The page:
1. When Wimbledon was bombed.
This was in the official announcements section of the 1946 programme for The Championships:
“On the night of Friday, 11th October, 1940, a ‘stick’ of five 500-pound bombs straddled the club grounds. The first bomb demolished the club tool house. The second bomb of the ‘stick’ fell on the roof of Centre Court. The third bomb fell in Church Road at the club N.E. entrance and the last two produced two bunkers in the Wimbledon Park Golf Club. The damage to the Centre Court means a loss of 1,200 seats.
2. Cricket once took precedence.
“22 gentlemen entered their names for the first tournament and one C.F. Buller, an old Etonian, withdrew. Since it was not finished by Thursday, play was held over until the following Monday. Such had been laid down in the prospectus, for it was the weekend of the Eton v Harrow cricket match at Lord’s. It was inconceivable then, as it was for many years, that this highlight of the social season could be ignored,” that was written about the first Wimbledon in a history of the tournament that appeared in the Centenary Programme of 1977.
3. If practice makes perfect then the opposite is true, even 111 years ago. This is from the Wimbledon review in the July 2, 1898 edition of The Field – The Country Gentlemen’s Newsletter:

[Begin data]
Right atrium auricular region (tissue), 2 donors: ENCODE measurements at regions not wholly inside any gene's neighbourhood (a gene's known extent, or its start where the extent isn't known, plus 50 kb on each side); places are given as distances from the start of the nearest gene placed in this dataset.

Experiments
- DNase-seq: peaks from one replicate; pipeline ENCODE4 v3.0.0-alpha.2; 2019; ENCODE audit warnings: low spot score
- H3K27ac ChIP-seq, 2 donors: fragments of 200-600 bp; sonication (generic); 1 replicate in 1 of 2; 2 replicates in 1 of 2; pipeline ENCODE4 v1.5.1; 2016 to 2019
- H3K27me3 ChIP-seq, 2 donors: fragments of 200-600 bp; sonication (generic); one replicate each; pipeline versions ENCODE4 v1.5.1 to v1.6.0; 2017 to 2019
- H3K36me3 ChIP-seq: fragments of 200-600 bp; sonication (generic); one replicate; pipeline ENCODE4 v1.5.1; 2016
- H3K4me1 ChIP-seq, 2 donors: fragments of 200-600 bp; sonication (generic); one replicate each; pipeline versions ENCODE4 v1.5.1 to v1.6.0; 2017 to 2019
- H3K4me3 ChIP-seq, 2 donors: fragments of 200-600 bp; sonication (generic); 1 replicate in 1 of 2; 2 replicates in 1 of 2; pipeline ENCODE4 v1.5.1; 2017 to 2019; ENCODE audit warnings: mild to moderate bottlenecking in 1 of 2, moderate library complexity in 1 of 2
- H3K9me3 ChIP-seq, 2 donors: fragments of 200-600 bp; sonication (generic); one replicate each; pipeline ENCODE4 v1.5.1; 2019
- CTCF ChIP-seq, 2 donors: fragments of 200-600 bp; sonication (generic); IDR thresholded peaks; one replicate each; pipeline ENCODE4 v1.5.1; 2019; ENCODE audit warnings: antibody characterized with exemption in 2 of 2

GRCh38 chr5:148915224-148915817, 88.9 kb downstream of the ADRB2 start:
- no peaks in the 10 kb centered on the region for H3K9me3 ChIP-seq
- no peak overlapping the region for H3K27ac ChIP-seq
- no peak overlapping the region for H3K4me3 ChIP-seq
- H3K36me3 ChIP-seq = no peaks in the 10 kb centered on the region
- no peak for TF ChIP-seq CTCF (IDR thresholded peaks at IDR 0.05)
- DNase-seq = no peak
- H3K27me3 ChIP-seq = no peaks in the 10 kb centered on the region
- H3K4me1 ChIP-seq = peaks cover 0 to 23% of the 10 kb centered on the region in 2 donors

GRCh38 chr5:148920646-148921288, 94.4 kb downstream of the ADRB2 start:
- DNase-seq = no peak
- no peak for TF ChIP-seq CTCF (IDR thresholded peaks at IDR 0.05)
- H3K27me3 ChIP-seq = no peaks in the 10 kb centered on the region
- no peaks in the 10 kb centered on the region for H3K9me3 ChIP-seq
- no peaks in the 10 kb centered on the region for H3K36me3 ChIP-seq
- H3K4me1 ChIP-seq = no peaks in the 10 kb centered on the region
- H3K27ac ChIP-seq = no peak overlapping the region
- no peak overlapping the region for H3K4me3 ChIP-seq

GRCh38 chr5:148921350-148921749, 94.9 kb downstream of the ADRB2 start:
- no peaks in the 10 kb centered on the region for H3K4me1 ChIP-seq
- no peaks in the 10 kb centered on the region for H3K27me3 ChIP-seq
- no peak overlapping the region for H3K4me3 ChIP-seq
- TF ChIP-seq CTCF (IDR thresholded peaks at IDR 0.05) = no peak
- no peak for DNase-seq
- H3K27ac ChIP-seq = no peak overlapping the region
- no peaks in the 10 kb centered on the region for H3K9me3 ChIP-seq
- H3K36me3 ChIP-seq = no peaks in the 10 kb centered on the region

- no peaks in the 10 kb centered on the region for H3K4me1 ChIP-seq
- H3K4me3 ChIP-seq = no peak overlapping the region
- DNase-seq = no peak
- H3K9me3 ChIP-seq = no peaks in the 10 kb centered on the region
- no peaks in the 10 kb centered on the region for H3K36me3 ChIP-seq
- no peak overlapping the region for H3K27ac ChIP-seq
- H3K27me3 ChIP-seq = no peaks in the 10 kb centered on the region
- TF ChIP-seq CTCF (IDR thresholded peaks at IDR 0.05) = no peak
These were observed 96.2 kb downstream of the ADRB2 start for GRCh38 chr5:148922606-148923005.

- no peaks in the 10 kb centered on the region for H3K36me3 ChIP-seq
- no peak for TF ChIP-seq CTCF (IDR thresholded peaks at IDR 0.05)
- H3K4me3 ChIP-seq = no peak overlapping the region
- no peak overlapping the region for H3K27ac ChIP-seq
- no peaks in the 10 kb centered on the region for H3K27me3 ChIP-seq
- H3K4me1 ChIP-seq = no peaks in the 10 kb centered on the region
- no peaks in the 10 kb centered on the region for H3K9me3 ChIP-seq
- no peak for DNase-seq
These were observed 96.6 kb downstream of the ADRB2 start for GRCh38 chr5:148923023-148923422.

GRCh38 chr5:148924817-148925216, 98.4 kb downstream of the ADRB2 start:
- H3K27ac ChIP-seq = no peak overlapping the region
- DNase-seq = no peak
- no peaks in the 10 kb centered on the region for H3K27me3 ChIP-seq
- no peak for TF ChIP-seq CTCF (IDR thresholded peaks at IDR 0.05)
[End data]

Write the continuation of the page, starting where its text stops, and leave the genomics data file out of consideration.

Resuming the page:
“The weather today was everything that could be desired, there being practically no wind, and the light was decidedly good. The Messrs Doherty had very little difficulty in retaining the Double Championship, defeating their opponents – Messrs Nisbet and Hobart – three sets in succession, their combination was very much superior; and, indeed, this was hardly to be wondered at, considering that Messrs Nisbet and Hobart had never previously practiced together.”
4. The food and drink areas were not always managed so effectively.
This was written in The Pastime: The Lawn-Tennis Journal, the Football Journal and the weekly record of Athletics, Cycling and Aquatics on July 7, 1886:
“One more grumble and we have done. After the conclusion of the matches on the centre court, or on one of the lower courts, there is invariably a rush to the refreshment rooms. Spectators stroll across in rear of the two courts near them, and thus greatly annoy the players and interfere with their games”.
5. Arguments about the ‘greatest match of all-time’ are as old as tennis itself.
From Peter Wilson’s preview to the tournament in the 1981 official programme (cost £1.50).
“Talking about that match [the 1980 final between Bjorn Borg and John McEnroe, which featured the famous ‘tie-break’], while I’m certainly prepared to admit that it was one of the truly memorable finals I can’t agree with those who claim that it almost qualified as the greatest. Nor do you have to go back to the long-white-flannels-for-men era to find one which was the equal of last year’s cliffhanger: Recall the Borg-Connors final of 1977.”
Visitors to Wimbledon can view the Kenneth Ritchie Library, which contains one of the most outstanding collections of tennis books and periodicals. Here is more information about arranging a visit.